During one of my many visits to LA, I came across this book on my friend’s side table one morning and started reading the first few pages. Immediately, I was hooked, and as soon as I got home, I had ordered the book and started reading it on the weekends. I am on the last few chapters and have learned a lot about myself and why gay people are the way they are. We unfortunately live in a society that views homosexuality as shameful, and we cope with this shame in a very specific way, the book explains.
From Publishers Weekly
With a title that plays on Janet Jackson’s epochal 1997 LP The Velvet Rope, and its anatomy of unmet desire, therapist Downs’s book describes the paradigmatic ways in which early childhood molds the future lives of gay men: scorned on the playground, disrespected by Dad, loved only by Mom until their first sex with men. Through this mechanism of rejection, gay men feel unlovable, correspondingly angry and, he says, driven to heights of creativity and “fabulousness”- in addition to shopping addiction and obsessions with fat, muscle and penis size- in a bid to distract themselves from their inner shame. For Downs, the only thing that will bring an end to this spiral of torment is, finally, “validation,” which produces “authenticity.” Downs is an engaging writer, though prone to repeating the same few points in different words, while his patients, quoted in sidebars, often make witty quips that rival Quentin Crisp for dry, bitter sarcasm. While many gay readers will fail to recognize themselves here, others will find Downs’s logic warming and even generous.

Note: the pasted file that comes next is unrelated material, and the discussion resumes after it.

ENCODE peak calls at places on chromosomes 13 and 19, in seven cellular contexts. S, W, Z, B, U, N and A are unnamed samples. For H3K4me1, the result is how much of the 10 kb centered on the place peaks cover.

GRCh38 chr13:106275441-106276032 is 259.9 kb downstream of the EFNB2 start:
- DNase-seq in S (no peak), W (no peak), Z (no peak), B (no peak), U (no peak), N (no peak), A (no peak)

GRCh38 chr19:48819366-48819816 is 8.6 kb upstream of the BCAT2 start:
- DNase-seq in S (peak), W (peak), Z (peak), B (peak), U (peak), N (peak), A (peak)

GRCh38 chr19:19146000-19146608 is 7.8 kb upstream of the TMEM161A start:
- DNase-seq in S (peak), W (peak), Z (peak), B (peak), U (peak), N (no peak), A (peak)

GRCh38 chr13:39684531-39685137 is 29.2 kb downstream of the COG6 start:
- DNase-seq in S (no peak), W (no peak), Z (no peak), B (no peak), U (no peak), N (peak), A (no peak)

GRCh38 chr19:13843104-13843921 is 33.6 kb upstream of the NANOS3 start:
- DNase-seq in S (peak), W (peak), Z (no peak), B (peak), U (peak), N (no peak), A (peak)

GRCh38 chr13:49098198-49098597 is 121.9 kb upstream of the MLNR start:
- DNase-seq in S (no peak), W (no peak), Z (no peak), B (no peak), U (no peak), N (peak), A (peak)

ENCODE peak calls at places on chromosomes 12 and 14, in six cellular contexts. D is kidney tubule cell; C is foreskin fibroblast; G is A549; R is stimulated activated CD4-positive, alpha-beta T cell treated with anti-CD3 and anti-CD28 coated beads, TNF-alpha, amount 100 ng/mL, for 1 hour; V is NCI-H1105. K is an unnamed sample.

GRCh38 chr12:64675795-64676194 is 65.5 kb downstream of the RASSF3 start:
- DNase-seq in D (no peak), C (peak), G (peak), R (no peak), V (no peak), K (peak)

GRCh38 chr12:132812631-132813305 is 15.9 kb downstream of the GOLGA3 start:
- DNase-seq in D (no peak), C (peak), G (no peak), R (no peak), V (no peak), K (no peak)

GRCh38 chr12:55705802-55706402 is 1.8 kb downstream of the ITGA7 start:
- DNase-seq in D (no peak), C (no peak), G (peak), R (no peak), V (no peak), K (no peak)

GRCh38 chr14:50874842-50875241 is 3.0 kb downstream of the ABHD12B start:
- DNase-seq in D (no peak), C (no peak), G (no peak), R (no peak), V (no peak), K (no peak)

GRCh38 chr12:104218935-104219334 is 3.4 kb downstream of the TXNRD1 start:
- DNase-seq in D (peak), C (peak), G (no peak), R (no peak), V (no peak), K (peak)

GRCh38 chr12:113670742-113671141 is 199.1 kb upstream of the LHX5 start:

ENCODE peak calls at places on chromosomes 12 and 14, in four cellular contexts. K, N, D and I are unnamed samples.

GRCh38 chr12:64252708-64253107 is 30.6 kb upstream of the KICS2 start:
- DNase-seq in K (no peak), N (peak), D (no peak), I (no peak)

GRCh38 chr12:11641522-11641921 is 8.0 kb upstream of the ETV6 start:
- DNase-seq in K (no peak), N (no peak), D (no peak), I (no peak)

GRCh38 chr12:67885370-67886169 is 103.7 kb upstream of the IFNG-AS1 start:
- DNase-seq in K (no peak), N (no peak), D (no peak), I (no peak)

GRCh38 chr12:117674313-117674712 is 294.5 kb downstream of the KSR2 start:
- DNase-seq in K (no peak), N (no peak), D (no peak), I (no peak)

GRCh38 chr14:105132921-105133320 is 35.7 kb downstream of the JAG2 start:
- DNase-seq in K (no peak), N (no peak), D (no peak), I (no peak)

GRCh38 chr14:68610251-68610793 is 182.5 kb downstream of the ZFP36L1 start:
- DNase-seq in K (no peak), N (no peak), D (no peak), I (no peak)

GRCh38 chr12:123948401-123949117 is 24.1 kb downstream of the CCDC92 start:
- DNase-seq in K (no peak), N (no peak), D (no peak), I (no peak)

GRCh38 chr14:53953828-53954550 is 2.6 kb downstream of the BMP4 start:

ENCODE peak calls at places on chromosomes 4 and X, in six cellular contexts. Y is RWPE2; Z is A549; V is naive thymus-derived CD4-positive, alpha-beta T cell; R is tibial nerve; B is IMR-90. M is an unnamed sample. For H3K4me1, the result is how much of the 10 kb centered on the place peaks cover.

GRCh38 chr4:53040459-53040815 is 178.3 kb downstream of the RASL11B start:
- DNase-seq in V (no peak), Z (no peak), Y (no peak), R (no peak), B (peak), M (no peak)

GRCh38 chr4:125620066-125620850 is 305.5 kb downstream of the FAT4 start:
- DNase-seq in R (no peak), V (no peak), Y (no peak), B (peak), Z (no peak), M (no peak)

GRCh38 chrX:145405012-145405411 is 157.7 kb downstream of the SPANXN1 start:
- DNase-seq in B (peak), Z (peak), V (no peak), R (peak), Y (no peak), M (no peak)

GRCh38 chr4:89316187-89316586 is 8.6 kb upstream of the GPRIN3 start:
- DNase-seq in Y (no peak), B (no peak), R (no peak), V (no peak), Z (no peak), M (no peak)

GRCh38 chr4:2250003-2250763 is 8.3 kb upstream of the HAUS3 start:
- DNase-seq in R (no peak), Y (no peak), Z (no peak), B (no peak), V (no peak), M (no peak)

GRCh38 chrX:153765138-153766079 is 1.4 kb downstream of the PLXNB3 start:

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“An immensely accessible, readable self-awareness book that…is definitely not for gay men only.” — Southwest Book Views Autumn, 2005
“There are certainly some readers who will find their own lives reflected in [Downs’s patients’] healing.” — Q Syndicate6/20/05
“Will influence the public discourse on gay culture and positively change the lives of gay men who read it.” — Mom Guess What, 11/15/2005
A gay psychologist demonstrates how to heal the trauma of being a gay man in an uncompromisingly straight world
Whether he is flamboyantly fashionable with a body chiseled to perfection or chronically dissatisfied and without lasting relationships, the stereotypical extremes of male gay behavior are fueled by the same dark force: shame. The inevitable byproduct of growing up gay in a straight man’s world, the experience of shame in childhood and adolescence sends a boy the message that he is other and that he is worthless. To avoid feeling shameful later in life-and even after he is no longer explicitly shamed by his sexuality-a gay man will quietly rage against the memory of this message and strive to excel dramatically to prove it wrong. The stereotypical manifestation of this inner battle is a gay man’s success in the arts, fashion and in his body image; as with all the other forms of beauty, creativity and success, he is hiding behind the facades he creates.